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My Two Cents on How Becoming a Writer Ruined Reading (for me)

Hello there my lovelies! It’s Sunday again, and you know what that means… more words of wisdom(?) from yours truly. Ok, so today’s post may be controversial, but I’m doing it anyway, because I need to know if I’m alone. Today I’m giving you My Two Cents on How Becoming a Writer Ruined Reading (for me).

Before you abandon my post, don’t get me wrong, I still read. I still enjoy reading. But ever since I started writing, reading—simply for the pure pleasure of a story that appeals to me—has become increasingly difficult.


We’ve talked about this before, but for those of you who are new, let me give a condensed backstory. I’ve been seriously pursuing writing—not just as a hobby—since 2020 (like half the world right?). Anyway, I was among the many during Covid times that tried to tap into my untapped writing potential, and I’ve been taking courses, reading about writing, and learning and growing my craft ever since. 


Now, I’ve always considered myself a little bit of a grammar snob. I’ve always instantly noticed the wrong “your” or “their” when I’m reading. I could also usually pick up on typos and misspellings. I instantly got hot under the collar when someone used “our” instead of “hour” or forgot the extra “r” in “February” or “Library” when speaking.

But in that vein, since I started writing, I’ve learned grammar rules I’d long since forgotten from school (back in the Stone Age). Like now I know what a comma splice is (even though I still can’t seem to stop creating them 😂). I know how to properly employ an ‘em-dash and a semicolon, and for the most part, I’ve learned how to control my tendency to write run-on sentences (for the most part). The point is, after much research, I usually (and I use that lightly) spot poor punctuation and sentence structure issues when I’m reading. But that’s not exactly what I’m talking about when I say writing has ruined reading for me. 


What I mean is, before I started writing, I would get annoyed by typos and grammar issues, but it wouldn’t affect my ability to finish a book.

*Side note* I admit, I was a bit ignorant to the existence of self-publishing and how costly and involved that process is, so those small issues probably annoyed me more before I became a writer. Now—a few years in—while I still find typos hard to ignore, they don’t bother me as much.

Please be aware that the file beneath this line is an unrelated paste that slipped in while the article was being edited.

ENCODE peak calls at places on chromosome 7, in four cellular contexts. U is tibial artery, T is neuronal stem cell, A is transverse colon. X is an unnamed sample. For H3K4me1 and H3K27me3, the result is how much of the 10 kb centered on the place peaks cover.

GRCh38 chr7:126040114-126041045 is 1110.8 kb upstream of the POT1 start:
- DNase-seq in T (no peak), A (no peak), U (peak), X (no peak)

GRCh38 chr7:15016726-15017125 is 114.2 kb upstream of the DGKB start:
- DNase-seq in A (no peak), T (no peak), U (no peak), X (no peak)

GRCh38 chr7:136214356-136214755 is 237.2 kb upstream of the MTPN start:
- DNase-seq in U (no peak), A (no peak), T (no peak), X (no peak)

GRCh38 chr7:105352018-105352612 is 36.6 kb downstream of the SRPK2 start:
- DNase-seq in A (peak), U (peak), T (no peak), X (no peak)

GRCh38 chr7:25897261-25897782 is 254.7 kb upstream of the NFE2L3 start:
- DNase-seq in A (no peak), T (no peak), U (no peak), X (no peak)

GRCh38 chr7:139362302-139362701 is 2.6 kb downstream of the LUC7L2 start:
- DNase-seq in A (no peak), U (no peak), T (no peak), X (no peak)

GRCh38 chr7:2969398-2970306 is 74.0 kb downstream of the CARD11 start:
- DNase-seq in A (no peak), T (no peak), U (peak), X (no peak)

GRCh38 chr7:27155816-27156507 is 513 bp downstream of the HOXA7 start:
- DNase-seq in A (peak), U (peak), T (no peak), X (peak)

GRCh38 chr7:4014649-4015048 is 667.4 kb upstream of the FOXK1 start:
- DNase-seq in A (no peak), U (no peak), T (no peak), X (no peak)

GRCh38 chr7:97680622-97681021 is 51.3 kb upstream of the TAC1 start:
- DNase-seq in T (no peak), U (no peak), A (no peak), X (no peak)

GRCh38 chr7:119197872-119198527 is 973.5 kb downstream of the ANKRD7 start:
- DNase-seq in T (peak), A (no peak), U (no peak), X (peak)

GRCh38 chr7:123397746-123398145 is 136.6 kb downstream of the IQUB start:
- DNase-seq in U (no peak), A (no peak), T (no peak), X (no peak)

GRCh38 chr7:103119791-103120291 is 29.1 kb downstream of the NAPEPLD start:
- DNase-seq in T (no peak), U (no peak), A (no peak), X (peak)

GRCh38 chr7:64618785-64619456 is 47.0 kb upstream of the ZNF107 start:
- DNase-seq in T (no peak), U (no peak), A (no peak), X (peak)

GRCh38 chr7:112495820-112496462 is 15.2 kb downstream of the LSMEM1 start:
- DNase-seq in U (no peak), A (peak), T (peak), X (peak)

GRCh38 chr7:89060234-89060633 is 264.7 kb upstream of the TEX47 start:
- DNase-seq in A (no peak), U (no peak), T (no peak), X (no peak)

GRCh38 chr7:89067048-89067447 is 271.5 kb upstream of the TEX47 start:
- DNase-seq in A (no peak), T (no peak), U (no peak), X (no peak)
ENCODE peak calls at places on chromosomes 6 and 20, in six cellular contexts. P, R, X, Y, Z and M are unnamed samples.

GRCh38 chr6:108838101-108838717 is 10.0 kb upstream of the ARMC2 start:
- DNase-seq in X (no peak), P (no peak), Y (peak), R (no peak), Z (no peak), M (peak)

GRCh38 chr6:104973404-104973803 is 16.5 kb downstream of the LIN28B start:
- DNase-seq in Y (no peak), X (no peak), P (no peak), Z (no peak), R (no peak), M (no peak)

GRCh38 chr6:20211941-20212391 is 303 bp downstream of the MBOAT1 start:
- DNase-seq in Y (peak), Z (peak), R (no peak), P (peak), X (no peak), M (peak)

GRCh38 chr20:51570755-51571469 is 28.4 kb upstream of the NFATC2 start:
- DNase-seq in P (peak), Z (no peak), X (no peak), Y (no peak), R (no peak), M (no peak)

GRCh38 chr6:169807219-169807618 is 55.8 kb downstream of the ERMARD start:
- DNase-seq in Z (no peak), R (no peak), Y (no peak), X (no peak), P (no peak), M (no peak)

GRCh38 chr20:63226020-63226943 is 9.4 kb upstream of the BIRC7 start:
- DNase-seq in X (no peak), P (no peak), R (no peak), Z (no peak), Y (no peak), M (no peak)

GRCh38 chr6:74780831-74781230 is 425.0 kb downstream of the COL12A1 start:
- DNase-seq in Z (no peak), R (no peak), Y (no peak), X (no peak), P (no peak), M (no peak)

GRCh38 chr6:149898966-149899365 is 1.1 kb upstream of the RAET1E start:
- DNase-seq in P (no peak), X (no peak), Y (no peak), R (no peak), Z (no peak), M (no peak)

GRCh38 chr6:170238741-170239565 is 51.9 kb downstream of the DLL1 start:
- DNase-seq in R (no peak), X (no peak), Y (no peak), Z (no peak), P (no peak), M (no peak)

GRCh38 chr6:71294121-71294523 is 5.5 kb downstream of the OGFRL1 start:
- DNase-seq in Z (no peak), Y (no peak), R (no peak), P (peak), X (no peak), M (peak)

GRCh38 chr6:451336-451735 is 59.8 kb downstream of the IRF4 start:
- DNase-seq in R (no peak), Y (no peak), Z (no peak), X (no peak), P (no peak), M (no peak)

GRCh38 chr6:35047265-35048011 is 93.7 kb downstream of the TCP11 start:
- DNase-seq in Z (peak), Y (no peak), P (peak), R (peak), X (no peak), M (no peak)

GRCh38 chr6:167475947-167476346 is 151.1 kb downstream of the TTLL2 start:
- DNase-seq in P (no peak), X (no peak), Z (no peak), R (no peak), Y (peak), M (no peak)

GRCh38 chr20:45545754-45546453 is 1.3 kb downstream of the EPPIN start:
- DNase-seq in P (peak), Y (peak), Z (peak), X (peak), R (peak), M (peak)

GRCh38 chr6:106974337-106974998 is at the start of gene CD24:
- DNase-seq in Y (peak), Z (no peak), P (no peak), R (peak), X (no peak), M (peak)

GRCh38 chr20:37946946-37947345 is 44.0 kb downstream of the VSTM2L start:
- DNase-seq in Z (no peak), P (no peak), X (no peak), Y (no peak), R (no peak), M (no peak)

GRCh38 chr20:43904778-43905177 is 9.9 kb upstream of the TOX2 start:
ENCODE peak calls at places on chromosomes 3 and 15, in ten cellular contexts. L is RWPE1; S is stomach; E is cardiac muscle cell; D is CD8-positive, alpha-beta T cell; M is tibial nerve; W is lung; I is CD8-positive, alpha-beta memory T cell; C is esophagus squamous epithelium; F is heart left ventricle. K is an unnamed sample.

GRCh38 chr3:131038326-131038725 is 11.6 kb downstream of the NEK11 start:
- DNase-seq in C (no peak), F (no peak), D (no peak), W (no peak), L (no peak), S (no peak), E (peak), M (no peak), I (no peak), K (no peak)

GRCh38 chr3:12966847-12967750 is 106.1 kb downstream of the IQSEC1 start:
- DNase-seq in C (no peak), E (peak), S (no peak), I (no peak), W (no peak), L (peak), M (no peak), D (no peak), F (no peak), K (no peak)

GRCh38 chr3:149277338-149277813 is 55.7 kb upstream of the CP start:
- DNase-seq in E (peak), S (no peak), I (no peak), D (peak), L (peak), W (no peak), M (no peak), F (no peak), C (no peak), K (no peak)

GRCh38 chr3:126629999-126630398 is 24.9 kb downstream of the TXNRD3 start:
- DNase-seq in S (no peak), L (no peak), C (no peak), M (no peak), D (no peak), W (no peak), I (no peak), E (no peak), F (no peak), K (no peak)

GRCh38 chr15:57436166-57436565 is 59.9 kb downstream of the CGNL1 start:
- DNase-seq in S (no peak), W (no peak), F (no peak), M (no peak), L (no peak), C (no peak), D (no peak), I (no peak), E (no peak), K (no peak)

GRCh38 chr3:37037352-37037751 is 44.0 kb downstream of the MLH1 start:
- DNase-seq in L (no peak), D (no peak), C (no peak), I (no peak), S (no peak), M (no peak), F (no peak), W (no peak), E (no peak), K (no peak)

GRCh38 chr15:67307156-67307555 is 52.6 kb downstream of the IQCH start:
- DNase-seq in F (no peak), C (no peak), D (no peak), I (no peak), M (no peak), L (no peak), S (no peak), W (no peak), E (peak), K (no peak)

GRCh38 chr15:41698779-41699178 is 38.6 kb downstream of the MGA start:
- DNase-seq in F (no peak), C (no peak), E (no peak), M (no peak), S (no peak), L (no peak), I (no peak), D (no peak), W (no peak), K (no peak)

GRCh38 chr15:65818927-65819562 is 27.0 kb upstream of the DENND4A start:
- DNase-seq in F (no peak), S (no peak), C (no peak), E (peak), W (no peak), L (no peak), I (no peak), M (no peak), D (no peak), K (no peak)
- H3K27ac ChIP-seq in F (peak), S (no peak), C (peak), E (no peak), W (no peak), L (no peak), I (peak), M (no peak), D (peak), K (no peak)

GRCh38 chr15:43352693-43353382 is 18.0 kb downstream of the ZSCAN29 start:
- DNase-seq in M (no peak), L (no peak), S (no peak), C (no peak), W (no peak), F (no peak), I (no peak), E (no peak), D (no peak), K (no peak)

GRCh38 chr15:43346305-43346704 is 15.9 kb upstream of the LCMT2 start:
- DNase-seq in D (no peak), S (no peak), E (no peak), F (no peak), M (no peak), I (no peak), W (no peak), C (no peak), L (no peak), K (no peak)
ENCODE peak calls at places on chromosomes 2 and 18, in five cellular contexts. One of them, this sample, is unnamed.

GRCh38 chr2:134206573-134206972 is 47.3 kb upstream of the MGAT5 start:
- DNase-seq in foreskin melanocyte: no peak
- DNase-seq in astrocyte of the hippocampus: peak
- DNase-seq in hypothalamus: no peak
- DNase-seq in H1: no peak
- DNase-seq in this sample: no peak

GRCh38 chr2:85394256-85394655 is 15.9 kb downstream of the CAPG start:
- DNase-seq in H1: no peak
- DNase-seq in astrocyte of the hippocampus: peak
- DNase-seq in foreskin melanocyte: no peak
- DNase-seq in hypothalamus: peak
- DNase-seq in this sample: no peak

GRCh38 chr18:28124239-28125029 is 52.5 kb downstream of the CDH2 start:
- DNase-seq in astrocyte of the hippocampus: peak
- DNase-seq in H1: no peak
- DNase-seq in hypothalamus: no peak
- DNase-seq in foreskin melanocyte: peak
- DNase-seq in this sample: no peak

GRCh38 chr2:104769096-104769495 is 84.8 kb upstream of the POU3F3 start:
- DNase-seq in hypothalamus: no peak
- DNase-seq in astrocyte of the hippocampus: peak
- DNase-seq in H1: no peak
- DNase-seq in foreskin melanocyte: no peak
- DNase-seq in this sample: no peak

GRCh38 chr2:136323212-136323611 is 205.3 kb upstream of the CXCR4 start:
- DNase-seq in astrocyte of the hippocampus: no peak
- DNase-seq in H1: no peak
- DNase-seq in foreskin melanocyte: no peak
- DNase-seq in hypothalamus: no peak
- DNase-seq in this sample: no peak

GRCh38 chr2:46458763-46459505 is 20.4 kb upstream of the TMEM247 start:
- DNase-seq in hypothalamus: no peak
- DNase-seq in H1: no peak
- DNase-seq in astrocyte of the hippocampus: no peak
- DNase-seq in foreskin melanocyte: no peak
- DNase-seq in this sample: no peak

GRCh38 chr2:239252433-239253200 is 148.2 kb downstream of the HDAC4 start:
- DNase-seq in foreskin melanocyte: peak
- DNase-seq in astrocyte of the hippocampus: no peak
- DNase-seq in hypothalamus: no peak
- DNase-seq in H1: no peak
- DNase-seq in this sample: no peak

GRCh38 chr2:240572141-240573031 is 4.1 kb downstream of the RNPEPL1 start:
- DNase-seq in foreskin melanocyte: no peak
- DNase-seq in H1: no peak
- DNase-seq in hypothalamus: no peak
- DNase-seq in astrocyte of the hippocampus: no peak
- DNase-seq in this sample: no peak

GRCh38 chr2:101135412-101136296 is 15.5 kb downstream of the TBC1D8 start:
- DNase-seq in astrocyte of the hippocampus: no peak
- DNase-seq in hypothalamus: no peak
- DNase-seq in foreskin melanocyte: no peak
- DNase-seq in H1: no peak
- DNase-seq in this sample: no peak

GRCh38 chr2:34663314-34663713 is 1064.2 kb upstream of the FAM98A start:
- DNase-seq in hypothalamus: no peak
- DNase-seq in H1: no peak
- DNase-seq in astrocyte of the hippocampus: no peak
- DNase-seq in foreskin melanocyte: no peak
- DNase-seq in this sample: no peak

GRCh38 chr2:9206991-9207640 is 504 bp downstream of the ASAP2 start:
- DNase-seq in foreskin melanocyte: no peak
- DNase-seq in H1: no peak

Now, what I can’t get past, as a reader, are crutch words, overused words, flow issues, and poorly worded sentences. I notice when the character’s name is said way too many times, and when there is far too much exposition or back story. Unnatural dialog, and overused dialog tags are hard to get past. And even though I'm not sure I even fully understood it before I started writing, showing vs telling sticks out like a neon light now. The point is, as a writer, when I read, I always have my editing lenses on. And I can’t seem to turn it off and just read the story for the pure joy of reading anymore. It has, more times than I care to share, made me DNF (did not finish) a book. 


I especially find it annoying when a book isn't self-published. I mentioned a second ago that until I started writing I was ignorant of how publishing worked. I think, like most people, I just assumed if a book was available on Amazon it meant some kind of professional publishing company or editor had reviewed it and put it there. I had no idea a person could write a book and release it without it ever passing the eyes of a professional editor. And I understand now why some people choose to self publish without hiring an editor. IT'S FREAKING EXPENSIVE! Though I still think professional editing is necessary, and I find it difficult to overlook when a book isn't well edited, at least I have a deeper understanding of why someone might skip that step. I also understand how small errors make it into books in the marketplace. 


But, I find it almost irredeemable, as a querying author, when traditionally published books have errors and editing issues. I know now exactly how flooded the market is. Editors and publishers have SO MANY OPTIONS of books to choose from. To me, there's no excuse to put a book out with issues like the ones I mentioned before. I find dialogue problems, overused words, and flow issues harder to overlook in trad-pub books. And aside from that, they make me angry because I know how hard I've worked to eliminate these issues in my own writing, and I don't have a staff of editors at my disposal. Plus I'm jumping up and down trying to get an agent/publisher to notice my book, and it makes me frustrated when I pay money for books that I know have tens of thousands of dollars worth of edits, and I still find issues.